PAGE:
Veer left and left again before veering right. This is a place criss-crossed with paths that rise and fall. It skirts great slabs of rock with pines rising spectacularly to the sky.

The woodlands have an ethereal Tolkien-esque feel. Drop downhill to meet a wider path. Veer left, then sharp right to descend through the woods, ignoring side paths.

You’ll meet a junction where a wider path turns a corner. Keep right to continue downhill. The path is made up of uneven stone, so watch your step.

Eventually, the path reaches Bentley Brook. Cross the stepping stones and turn immediately left to follow the brook past the highest mill pond. Continue past the mill cottages and down to the entrance of Lumsdale gorge.

The waterfalls are spectacular, especially after heavy rain. The ruins of Arkwright’s original factory system, expanded by Watts, Lowes and Co in the dale are atmospheric, the mills now returning to nature.

While the Upper Bleach Works are sadly fenced off presently, you’ll pass by the Lower Bleach Works to meets Lumsdale road.

Drop to the Bentley Brook Brewing Co and Taproom, a wonderful place to refuel before completing your walk.

Great British Life: Locally-made beer at Bentley Brook Brewing Co Photo: Helen MoatLocally-made beer at Bentley Brook Brewing Co Photo: Helen Moat

Sit among sacks of malt grains, mash tun and fermentation tanks, play the games provided and enjoy an in-house brew along with a pie or pasty. There’s outside seating too.

The Taproom is open 4-8pm Friday and 12-6pm on Saturday and Sunday.

Having recuperated, head up Lumsdale Road again, passing Highfields School. At the junction with Chesterfield Road, carefully cross and follow a footpath through fields to a farm track (Sandy Lane).

Looking out for a wicket gate on your right, go through and drop to the golf course. The path crosses the fairways (beware of flying golf balls), where you’ll see the slab of Cuckoo Stone in the middle of the course.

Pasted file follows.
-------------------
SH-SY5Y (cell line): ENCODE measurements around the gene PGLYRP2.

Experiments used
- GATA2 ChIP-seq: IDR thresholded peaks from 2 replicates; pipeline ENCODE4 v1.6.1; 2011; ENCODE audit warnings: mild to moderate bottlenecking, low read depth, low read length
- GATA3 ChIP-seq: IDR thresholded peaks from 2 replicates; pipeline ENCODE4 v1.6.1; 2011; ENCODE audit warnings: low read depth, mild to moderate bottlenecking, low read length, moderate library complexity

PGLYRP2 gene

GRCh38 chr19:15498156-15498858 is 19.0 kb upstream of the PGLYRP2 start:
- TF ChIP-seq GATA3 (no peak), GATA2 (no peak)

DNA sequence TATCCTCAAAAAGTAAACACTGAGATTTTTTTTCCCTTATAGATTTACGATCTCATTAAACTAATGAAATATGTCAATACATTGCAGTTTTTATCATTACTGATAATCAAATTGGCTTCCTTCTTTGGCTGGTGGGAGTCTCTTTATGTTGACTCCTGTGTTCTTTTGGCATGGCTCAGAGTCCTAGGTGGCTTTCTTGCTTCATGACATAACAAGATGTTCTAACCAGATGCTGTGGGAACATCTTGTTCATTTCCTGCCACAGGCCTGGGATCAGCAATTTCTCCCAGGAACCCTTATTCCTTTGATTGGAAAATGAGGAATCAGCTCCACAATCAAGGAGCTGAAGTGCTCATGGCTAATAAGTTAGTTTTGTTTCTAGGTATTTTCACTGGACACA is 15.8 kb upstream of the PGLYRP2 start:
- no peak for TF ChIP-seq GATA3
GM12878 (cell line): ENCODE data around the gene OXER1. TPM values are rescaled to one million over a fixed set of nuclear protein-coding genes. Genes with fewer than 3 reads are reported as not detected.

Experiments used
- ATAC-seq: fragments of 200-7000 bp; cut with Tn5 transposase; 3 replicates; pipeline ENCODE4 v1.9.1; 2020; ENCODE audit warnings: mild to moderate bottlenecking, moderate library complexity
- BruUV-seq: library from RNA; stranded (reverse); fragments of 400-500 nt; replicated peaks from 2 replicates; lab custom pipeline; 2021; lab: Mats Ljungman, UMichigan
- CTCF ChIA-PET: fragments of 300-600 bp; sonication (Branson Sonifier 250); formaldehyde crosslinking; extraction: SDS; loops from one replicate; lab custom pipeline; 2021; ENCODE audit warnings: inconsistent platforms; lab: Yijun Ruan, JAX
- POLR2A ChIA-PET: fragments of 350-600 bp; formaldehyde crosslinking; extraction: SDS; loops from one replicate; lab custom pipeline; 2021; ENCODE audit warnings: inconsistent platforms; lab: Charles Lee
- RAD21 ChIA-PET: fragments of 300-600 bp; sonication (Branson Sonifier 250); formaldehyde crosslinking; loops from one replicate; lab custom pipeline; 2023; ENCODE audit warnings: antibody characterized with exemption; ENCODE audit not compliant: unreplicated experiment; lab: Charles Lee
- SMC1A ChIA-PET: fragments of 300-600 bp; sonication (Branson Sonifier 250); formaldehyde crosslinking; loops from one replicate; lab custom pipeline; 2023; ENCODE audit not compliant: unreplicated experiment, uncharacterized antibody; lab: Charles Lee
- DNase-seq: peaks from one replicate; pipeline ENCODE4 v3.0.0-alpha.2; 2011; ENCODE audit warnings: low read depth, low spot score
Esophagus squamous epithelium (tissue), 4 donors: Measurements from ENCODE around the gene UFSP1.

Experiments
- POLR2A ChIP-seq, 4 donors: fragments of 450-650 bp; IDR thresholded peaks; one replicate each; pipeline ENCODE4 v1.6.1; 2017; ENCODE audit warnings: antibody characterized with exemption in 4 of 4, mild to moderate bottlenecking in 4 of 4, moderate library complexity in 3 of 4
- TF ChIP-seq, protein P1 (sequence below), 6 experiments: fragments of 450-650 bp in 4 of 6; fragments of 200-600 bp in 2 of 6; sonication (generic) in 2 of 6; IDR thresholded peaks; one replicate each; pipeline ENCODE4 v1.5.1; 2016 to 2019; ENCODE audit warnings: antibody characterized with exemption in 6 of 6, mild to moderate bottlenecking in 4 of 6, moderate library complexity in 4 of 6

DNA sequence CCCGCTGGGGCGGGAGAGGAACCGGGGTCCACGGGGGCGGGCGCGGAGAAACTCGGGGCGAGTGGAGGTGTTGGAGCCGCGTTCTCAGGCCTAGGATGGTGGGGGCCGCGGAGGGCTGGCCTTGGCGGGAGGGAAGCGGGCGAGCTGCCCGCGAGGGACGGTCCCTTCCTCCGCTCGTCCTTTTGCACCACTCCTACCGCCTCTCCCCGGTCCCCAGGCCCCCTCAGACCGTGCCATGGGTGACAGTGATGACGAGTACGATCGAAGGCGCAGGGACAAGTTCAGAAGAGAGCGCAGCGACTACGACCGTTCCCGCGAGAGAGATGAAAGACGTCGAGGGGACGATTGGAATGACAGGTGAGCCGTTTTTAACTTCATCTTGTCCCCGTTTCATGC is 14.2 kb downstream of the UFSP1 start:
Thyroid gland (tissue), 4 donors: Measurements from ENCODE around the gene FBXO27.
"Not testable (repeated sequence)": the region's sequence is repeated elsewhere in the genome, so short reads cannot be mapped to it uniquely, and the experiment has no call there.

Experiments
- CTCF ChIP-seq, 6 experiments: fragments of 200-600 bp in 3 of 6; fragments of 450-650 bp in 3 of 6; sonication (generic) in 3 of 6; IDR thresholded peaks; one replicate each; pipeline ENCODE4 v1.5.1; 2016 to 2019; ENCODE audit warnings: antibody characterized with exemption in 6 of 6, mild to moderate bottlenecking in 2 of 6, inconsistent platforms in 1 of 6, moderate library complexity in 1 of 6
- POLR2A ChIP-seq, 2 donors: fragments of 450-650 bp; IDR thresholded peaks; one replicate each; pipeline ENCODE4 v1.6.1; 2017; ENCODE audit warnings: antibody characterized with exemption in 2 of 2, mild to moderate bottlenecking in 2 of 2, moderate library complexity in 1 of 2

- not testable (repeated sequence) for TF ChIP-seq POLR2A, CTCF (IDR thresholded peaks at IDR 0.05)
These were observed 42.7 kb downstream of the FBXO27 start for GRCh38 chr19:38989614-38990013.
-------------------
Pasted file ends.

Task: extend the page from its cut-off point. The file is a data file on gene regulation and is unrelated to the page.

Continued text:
Continue up a track and follow the footpath sign left through a gate onto a surfaced road. Turn right, passing a vineyard, up to Cuckoostone Lane. Turn right again to ramble along this charming lane back to your starting point.

Carsington Water to the Red Lion, Hognaston

Great British Life: Hognaston Photo: Helen MoatHognaston Photo: Helen Moat

This 3.5-mile ramble showcases the beauty of Carsington Water surrounded by gentle hills, taking in one of Derbyshire’s loveliest villages, tucked into a quiet corner of the county.

With lunch and a good pint under your belt, you’ll have no problem completing the last lap through pastoral countryside. Just be aware the walk includes high stiles, hedge squeezes and wet sections.

Starting at Carsington Water (visitor centre: parking £6 for 2-4 hour; £7 all day), head along the dam head path.

You’ll pass the marina at one end and Draw-off Tower at the other, housing the controls that pump water out the reservoir.

Shortly after (before reaching Millfields Car Park) you’ll see a stile on your right. Climb it and cross Dam Road with care to the stile on the other side.

Follow the overgrown gravel path to the end, veering right to drop through meadows, passing through two field gates.

You’ll reach a stile at the bottom. Go through and cross the footbridge beside a ford. Climb to a lane where it meets the purple Dam TraiI. Ignoring it, continue across the track to head up a grassy path.

Follow as it veers right to follow a field boundary to another stile. Head over it and cross the field and a second stile.

Soon, you’ll meet Cockayne Lane with a half-shingled house coming into view. Cross into another field and immediately veer left to cut diagonally across a field, cutting out the bend of Cockayne Lane.

Go through the kissing gate onto the lane again, turn left, then right into Turlowfields Lane, becoming Stonepit Lane.

Continue up into the village, passing pretty cottages and the striking church of St. Bartholomew’s. Soon you’ll reach the whitewashed Red Lion, a fine traditional 17th century inn. It opens midday for lunch and again for evening meals at 6pm (all day Sundays).

Having rested up, drop down Stonepit Lane a short distance and turn left down Green Lane. At the bottom, where it turns a corner, take the little path leading to Rose and Green Cottages.

Go through the gate on the left to skirt the side of the cottages then up the field, turning right to reach a track.

Turn left onto it, then follow signs to skirt round Overtown Farm. Cross the field boundary and drop to Dam Road. Cross this busy road carefully and climb the stile on the other side. It leads to a narrow path skirting Carsington Water Visitor Centre Car Park and your end point.